Ranking Member Boozman’s Remarks at the “Sustainable Solutions for Zero Hunger by 2030: A Vision for Animal Agriculture” Forum
WASHINGTON—U.S. Senator John Boozman (R-AR), ranking member of the U.S. Senate Committee on Agriculture, Nutrition, and Forestry, released the following remarks, as prepared, delivered at the “Sustainable Solutions for Zero Hunger by 2030: A Vision for Animal Agriculture” forum:
“Good afternoon and thank you for inviting me to join today's event. The theme of this event-- Sustainable Solutions for Zero Hunger-- recognizes what I consider to be a critical component of the discussions on agriculture and climate change: that agricultural sustainability must be promoted while simultaneously ensuring food security.
There are a variety of emerging and novel roles for agriculture to play in addressing climate change, which are generating a lot of buzz in Washington and interest from the agriculture community.
While these new opportunities hold promise, our efforts to foster positive change in our food system to mitigate the impacts of climate change must also ensure that we maintain yields and profitability for farmers and affordability for consumers.
I recently visited farms in Arkansas where producers are serving as pioneers--navigating these new opportunities to determine the long-term viability of incorporating climate-oriented practices in their operations.
While these producers are ever-optimistic and hopeful that their efforts will pay off, profitability is a necessary and vital consideration. Any approach that requires farmers and ranchers to take on additional costs and risk, with zero reward, will simply not succeed.
We cannot expect farmers to offset lost production with unpredictable income streams from emerging and evolving greenhouse gas markets. And I question the ability of the government to pay for lost production due to aggressive conservation efforts.
Discovery of new technologies, and support of public policy that continues to promote them, is going to be key to meeting the climate and hunger challenges of the future.
Unfortunately for agriculture, animal agriculture in particular, science and technology is often viewed skeptically. Washington is comfortable talking about increasing our conservation efforts and getting more farmers involved in offset markets.
But ensuring our policies -- both domestically and internationally -- stay rooted in science, safety and proper consideration for risks and benefits, will be critical in securing a future that prioritizes both sustainability and food security.
International bodies, such as CODEX and the UN Food Systems Summit, are coming under increasing pressure from countries urging the precautionary principle and an idyllic view of agriculture. Within our own government, we are seeing resistance to modernizing regulatory approvals for important tools like animal biotechnology.
Forcing radical reforms on U.S. agriculture under the guise of responding to climate change is concerning to me. Animal husbandry practices have evolved to maximize growth of the animal and to reduce the use of the resources required to produce that animal protein, including water, feed, and land.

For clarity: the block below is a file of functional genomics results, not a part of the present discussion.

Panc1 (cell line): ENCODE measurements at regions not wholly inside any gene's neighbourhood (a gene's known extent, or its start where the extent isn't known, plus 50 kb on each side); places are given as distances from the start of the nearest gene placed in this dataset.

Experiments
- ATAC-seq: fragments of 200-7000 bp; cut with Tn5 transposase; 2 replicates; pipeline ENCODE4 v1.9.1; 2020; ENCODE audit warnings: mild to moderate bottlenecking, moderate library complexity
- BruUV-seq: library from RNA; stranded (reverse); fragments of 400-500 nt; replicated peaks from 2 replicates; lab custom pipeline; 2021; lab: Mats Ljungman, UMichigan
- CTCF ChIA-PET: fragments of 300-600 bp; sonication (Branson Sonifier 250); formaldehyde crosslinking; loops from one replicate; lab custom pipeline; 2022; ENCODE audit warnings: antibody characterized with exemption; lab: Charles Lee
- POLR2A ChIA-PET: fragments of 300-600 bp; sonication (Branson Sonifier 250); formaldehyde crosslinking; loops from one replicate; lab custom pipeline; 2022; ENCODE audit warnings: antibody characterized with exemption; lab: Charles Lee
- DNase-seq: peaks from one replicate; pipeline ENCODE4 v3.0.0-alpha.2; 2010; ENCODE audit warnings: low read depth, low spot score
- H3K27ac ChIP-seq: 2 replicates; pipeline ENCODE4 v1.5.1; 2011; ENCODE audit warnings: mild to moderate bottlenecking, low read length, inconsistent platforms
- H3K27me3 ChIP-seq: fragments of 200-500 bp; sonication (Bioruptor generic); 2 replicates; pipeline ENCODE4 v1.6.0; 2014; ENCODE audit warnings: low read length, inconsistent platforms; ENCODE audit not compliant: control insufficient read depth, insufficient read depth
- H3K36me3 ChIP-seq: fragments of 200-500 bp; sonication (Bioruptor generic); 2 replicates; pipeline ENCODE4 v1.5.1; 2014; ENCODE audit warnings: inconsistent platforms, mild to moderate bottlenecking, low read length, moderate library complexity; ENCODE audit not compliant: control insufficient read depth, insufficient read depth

Reverting our animal production practices to the pastoral scenes of my parent’s time -- an approach advocated by the European Commission -- not only harms the environment, but it also contributes to hunger and increased food costs.
Just this week, House Democrats selected their winners and losers when it comes to climate policy as the agriculture portion of the partisan Reconciliation bill advanced through the House.
Importantly, it advanced through the house with $28 billion, or 30% of the total spending for the agriculture and conservation components, yet to be made public. This legislation was debated without stakeholder input.
More than $66 billion was directed toward research and infrastructure initiatives focusing on urban agriculture, civilian climate corps, organics, specialty crops, tree equity and so on. In what we’ve seen so far, not a single dollar in that $94 billion package was devoted to animal agriculture.
The segment of American agriculture responsible for over half of our country’s farm receipts was left out in the cold entirely. This signals to me that the Administration is not interested in assisting animal agriculture in being more sustainable.
The White House has its own agenda. The president and his allies have little regard for the impact of their decisions on the agriculture community as a whole. The fact that they have refused to consider your voices in the discussion should be very alarming as the decision on where to spend this money, or in this case where not to, will have long-term ramifications on the industry’s future.
If the U.S. intends to continue the evolution of our food system in order to combat climate change head on, then we must be sure our policies don't obstruct or distort the increasingly difficult task of food production for the global population.
If we want to successfully encourage climate change mitigation, farmers and ranchers must have all the tools they will need to utilize in this endeavor.
This forum today, where you are exploring the concepts of both sustainability and hunger, rather than speaking about each in isolation, is the holistic and wise approach that I feel is necessary to ensure we are achieving meaningful progress.
I thank you for your time and your prioritization of these important issues.”
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